“We don’t have a whistle and clipboard mentality here,” declared the Director of Spa and Program Development, on my first day at Miraval. “Each individual is encouraged to set priorities for their vacation – the agenda is entirely their own.” This was surely confirmed for me when I overheard one guest sharing gleefully with another, “After eating so much healthy food in the past three days, I just had to ask the lunch chef if he would make me a hamburger in a bun with fries, and he said “No problem!” Needless to say, such items do not appear anywhere on the daily menu, but it’s good to know that slipping off the healthy-eating stool for a few hours doesn’t result in a horrified glance or a disapproving lecture from the food police!
The barrier-free, desert-landscaped core area of Miraval is invitingly walkable and wheel-chair friendly. Accommodating less than 100 people at any one time, the core includes accommodation clusters, indoor and outdoor dining facilities and healthy snack centers, artistically decorated Southwestern style lounge areas, and many well equipped activity buildings and pools. The main challenge course, equine programs, and nature activities range out to the perimeters of the desert property, and sometimes even into the mountains.
With camera in hand, I thoroughly enjoyed my expeditions around the property with Miraval’s knowledgeable and enthusiastic naturalist. Together we marveled at the wide, shallow river that blocked our desert exploration after a rare rainstorm. A rainbow stretching from ragged mountain ridges to this fleeting water course was just the icing on the cake. We identified dozens of birds and plants, examined geological formations, and bid good morning to a family of javelina [wild collared peccary, not pigs] feasting on cactus fruit.
Even when a person is healthy and apparently leading a balanced life, it never hurts to collect a few tools to use in later chapters of life, particularly for those negative experiences that are sure to come along sooner or later. For those of every age who are already struggling with physical, emotional or spiritual challenges, a wellness vacation may be an imperative to a healthier future.
Popular with all ages, Miraval’s Climbing Wall and other challenge activities help guests overcome fears and develop strategic skills.
At Miraval, I met a woman just ending a marriage. Unsure of herself and her future, she was clearly drawn to all the challenge activities from the climbing wall to high wires and the quantum leap. Over several days her physical and emotional countenance went from fear and lethargy to rekindled confidence in her abilities to deal with the next step in her life. A solo seventy year old with painful arthritis focused on the massage and spa facilities, nutrition consultations and meditation classes. Many mid-life couples were there because they were curious to try out everything that crossed their path or they were looking for ways to enrich their lives together.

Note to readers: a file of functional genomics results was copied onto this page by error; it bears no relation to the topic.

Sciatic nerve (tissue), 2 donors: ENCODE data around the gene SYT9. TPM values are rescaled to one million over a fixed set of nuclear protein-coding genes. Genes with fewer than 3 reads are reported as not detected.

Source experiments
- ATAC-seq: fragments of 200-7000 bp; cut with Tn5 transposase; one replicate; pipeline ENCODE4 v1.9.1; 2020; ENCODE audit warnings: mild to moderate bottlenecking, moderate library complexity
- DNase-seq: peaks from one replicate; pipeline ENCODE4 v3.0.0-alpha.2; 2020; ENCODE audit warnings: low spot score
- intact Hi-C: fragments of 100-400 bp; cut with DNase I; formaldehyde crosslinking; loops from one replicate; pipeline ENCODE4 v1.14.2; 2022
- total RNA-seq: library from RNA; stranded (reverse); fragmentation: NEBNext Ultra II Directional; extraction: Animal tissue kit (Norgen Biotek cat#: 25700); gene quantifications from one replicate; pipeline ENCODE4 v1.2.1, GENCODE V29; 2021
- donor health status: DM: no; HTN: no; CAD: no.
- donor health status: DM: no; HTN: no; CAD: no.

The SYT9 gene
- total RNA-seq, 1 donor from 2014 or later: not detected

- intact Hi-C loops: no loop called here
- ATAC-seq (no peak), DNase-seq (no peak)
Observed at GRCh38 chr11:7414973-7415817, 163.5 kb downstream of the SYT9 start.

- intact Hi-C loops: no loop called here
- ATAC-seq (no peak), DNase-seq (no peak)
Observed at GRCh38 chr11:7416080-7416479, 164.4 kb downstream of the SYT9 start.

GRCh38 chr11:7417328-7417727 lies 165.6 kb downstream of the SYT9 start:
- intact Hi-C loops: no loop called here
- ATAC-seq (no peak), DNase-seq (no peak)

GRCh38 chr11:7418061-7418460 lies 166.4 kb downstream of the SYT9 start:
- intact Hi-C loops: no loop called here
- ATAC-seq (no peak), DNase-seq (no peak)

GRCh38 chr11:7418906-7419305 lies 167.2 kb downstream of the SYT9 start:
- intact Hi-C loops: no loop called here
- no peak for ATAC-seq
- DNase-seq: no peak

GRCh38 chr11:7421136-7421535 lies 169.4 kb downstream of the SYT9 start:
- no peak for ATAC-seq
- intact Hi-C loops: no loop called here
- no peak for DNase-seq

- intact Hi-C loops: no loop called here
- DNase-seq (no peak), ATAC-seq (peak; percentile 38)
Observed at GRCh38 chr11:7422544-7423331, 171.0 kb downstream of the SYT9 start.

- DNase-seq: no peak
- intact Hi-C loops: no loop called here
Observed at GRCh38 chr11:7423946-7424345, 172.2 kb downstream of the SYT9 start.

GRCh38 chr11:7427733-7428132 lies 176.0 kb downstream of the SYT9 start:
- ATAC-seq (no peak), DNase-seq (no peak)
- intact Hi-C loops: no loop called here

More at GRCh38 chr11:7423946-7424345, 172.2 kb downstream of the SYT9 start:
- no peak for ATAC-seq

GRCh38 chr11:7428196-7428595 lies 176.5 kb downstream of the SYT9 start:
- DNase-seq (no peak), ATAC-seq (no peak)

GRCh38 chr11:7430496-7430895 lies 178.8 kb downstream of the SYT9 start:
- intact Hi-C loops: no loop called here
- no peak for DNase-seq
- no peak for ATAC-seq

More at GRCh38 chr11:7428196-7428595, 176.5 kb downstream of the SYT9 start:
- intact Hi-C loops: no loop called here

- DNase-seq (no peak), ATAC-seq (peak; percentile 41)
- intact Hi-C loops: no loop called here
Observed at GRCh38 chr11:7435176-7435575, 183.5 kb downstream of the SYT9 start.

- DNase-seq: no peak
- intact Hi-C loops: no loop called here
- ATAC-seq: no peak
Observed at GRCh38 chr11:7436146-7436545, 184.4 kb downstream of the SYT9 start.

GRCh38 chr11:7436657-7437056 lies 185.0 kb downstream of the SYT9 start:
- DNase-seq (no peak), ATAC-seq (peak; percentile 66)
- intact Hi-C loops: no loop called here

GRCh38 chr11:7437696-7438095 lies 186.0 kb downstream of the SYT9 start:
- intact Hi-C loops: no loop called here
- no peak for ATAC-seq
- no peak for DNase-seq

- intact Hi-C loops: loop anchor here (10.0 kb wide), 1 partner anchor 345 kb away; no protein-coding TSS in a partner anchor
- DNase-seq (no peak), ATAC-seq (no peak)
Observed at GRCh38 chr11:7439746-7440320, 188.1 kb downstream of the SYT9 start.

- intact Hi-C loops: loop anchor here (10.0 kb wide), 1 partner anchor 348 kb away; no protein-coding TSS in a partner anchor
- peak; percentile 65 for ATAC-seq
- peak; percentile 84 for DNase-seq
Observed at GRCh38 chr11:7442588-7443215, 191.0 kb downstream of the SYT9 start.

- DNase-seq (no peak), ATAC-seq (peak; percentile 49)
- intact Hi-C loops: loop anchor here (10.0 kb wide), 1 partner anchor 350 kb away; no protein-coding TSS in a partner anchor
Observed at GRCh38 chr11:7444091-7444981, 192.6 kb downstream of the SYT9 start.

A 5,000 year old Ayurvedic massage from India is one of dozens of spa treatments offered at the resort.
I am naturally skeptical of extravagant promotional messages, so I confess that my own agenda included mindfully testing Miraval’s claim to offer “more than a vacation, a place where you can appreciate the moment and bring life into balance.” After four days, I was definitely better attuned to appreciating each moment and each person with whom I shared an activity, a meal or just a brief chat in the lounge. Balancing my life .. well, that is going to require a few more visits to Miraval to nail down the techniques securely. Be warned that wellness vacations can become addictive – in a perfectly healthy way, of course!
Follow Up Facts
Miraval Life in Balance Resort and Spa, www.miravalresort.com. Based on feedback from guests, new Life Enrichment programs led by recognized authorities in many fields are being added to the menu monthly. For descriptions and schedules, including two multi-day workshops offered by Wyatt Web, check the Miraval website.
Wyatt Webb‘s insightful, very readable books are called It’s Not About the Horse! and What To Do When You Don’t Know What To Do: Common Horse Sense. Both are published by Hay House, California, http://www.hayhouse.com/it-s-not-about-the-horse.
Tucson Visitors Bureau, www.visittucson.org.
Arizona Spa Travel Packages
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Alison Gardner is a travel journalist, magazine editor, guidebook author, and consultant. She specializes in researching alternative vacations throughout the world, suitable for people over 50 and for women travelers of all ages. She is also the publisher and editor of Travel with a Challenge Web magazine.